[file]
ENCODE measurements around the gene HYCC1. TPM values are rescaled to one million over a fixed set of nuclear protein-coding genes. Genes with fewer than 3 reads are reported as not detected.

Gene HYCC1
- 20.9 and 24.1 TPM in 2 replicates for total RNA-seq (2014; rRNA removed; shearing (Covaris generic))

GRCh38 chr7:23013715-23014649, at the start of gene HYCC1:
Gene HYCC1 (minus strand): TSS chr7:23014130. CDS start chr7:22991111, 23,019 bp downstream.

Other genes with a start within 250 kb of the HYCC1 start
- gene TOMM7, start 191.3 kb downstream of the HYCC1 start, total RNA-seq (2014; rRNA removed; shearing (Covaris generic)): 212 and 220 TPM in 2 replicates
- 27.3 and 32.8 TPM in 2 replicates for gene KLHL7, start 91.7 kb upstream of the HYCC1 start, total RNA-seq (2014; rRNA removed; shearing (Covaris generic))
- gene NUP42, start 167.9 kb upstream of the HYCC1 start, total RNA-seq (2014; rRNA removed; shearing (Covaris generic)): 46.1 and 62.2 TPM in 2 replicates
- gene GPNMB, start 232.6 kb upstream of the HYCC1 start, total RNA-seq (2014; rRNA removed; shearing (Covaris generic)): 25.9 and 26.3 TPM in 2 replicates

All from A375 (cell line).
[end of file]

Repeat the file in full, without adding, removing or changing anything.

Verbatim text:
ENCODE measurements around the gene HYCC1. TPM values are rescaled to one million over a fixed set of nuclear protein-coding genes. Genes with fewer than 3 reads are reported as not detected.

Gene HYCC1
- 20.9 and 24.1 TPM in 2 replicates for total RNA-seq (2014; rRNA removed; shearing (Covaris generic))

GRCh38 chr7:23013715-23014649, at the start of gene HYCC1:
Gene HYCC1 (minus strand): TSS chr7:23014130. CDS start chr7:22991111, 23,019 bp downstream.

Other genes with a start within 250 kb of the HYCC1 start
- gene TOMM7, start 191.3 kb downstream of the HYCC1 start, total RNA-seq (2014; rRNA removed; shearing (Covaris generic)): 212 and 220 TPM in 2 replicates
- 27.3 and 32.8 TPM in 2 replicates for gene KLHL7, start 91.7 kb upstream of the HYCC1 start, total RNA-seq (2014; rRNA removed; shearing (Covaris generic))
- gene NUP42, start 167.9 kb upstream of the HYCC1 start, total RNA-seq (2014; rRNA removed; shearing (Covaris generic)): 46.1 and 62.2 TPM in 2 replicates
- gene GPNMB, start 232.6 kb upstream of the HYCC1 start, total RNA-seq (2014; rRNA removed; shearing (Covaris generic)): 25.9 and 26.3 TPM in 2 replicates

All from A375 (cell line).